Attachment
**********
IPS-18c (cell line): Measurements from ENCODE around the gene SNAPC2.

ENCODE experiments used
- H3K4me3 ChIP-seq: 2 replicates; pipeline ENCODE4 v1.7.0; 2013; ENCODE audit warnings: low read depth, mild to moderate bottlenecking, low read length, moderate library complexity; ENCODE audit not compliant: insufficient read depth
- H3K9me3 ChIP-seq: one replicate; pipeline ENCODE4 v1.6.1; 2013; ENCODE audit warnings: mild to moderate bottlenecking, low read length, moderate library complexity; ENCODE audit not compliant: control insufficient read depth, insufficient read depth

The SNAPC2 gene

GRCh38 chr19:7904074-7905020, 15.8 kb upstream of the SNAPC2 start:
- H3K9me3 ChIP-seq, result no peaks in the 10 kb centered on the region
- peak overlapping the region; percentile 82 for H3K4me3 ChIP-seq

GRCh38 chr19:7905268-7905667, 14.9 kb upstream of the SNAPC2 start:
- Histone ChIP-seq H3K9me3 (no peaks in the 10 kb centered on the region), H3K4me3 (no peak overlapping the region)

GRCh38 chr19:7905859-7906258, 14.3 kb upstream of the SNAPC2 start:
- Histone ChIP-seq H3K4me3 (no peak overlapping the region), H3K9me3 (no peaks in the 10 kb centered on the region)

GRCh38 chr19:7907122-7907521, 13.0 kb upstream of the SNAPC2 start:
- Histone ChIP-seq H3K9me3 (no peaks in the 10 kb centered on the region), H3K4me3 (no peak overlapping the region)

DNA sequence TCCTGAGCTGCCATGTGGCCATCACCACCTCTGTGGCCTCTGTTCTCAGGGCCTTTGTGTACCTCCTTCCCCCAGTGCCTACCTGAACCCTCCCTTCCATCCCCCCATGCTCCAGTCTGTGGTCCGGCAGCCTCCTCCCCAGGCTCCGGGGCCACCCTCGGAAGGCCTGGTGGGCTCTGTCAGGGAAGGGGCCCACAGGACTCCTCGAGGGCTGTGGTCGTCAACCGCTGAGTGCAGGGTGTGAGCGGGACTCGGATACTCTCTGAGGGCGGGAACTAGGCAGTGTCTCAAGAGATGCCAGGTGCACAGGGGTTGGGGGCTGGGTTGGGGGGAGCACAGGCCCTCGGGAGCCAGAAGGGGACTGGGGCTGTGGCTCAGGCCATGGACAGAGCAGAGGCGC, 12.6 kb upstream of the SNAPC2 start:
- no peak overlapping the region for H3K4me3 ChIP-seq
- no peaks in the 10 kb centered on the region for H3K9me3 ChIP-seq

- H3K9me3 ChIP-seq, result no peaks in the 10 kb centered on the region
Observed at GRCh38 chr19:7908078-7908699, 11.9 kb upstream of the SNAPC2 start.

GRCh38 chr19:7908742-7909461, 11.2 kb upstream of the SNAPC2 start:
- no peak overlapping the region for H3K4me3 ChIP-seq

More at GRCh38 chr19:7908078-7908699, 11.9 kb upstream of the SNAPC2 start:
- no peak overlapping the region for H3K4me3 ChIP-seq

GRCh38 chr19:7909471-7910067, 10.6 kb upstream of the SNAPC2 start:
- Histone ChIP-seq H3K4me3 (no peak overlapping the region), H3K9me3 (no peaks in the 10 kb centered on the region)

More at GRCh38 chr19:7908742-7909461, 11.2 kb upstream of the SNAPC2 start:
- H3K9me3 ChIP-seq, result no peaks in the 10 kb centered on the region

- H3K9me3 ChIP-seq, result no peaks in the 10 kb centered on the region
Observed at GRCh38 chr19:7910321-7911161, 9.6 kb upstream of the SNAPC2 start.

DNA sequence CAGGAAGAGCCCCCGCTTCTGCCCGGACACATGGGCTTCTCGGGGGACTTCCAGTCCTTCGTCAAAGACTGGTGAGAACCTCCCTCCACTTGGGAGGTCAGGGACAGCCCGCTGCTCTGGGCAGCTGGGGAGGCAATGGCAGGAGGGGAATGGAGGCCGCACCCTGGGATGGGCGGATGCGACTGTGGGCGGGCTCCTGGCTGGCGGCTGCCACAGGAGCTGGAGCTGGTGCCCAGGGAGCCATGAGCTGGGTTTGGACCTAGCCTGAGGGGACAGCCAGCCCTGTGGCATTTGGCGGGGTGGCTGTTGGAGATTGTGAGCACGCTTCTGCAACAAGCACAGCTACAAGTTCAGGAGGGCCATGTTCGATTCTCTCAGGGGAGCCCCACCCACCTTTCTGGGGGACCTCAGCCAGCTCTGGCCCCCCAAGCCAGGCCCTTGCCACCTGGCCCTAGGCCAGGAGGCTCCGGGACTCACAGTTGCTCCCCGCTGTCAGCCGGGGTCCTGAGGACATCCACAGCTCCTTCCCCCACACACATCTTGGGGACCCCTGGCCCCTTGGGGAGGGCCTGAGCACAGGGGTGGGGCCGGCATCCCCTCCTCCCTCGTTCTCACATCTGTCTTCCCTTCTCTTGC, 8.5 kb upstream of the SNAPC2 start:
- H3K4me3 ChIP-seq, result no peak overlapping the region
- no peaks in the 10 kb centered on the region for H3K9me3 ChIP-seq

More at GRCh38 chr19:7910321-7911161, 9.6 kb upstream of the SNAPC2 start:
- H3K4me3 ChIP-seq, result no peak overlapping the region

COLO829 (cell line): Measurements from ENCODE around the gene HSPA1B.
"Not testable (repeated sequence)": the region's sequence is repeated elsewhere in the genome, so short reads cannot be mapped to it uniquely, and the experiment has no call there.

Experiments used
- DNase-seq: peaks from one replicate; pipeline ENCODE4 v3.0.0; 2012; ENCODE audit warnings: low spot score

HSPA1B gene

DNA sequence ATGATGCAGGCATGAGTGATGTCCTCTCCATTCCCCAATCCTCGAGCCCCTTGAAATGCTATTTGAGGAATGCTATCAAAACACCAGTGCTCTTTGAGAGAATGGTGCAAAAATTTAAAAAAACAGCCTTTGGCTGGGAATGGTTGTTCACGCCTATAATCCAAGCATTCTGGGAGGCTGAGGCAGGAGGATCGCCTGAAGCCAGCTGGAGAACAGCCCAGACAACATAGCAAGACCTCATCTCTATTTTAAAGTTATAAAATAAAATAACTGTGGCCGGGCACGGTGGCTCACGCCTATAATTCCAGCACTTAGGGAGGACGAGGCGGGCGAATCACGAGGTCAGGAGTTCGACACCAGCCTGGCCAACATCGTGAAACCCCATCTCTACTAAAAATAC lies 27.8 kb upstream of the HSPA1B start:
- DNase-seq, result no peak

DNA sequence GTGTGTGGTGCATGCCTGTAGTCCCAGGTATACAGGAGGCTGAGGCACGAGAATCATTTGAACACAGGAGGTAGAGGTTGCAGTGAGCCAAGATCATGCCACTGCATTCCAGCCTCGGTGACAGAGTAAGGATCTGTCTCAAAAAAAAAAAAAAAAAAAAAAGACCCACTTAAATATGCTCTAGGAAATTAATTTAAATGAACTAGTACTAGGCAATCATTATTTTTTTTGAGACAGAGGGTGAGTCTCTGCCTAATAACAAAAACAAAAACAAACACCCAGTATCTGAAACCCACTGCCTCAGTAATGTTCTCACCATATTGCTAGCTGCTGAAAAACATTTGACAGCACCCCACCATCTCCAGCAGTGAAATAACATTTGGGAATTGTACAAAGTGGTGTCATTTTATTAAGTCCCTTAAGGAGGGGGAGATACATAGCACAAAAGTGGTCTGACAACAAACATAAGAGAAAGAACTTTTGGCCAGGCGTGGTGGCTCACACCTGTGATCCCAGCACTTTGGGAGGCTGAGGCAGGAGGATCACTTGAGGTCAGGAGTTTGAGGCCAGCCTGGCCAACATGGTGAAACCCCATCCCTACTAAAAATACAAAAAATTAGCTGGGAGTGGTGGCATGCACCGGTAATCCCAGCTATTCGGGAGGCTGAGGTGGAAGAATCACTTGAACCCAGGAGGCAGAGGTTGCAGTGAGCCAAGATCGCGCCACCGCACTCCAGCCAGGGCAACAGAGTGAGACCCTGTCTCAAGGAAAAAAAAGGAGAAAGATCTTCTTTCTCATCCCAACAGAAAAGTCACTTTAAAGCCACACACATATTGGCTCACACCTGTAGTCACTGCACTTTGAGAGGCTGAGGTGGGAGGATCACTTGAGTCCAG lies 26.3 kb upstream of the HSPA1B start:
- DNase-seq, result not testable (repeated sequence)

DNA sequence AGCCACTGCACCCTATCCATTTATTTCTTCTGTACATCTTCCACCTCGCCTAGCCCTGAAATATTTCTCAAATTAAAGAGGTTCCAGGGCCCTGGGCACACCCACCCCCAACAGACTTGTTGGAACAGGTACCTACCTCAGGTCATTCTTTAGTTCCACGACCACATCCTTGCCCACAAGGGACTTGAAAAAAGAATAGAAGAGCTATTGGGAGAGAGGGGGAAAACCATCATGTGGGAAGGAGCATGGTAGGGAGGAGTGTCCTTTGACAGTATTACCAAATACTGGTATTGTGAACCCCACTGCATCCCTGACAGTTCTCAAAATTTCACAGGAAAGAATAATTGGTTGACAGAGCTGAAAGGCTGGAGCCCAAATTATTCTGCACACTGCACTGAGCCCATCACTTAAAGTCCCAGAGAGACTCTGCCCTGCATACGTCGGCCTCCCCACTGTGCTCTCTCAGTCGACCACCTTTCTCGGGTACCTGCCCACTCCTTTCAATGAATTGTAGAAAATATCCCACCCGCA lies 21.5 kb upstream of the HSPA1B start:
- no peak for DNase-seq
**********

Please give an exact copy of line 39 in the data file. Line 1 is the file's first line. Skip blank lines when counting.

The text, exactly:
HSPA1B gene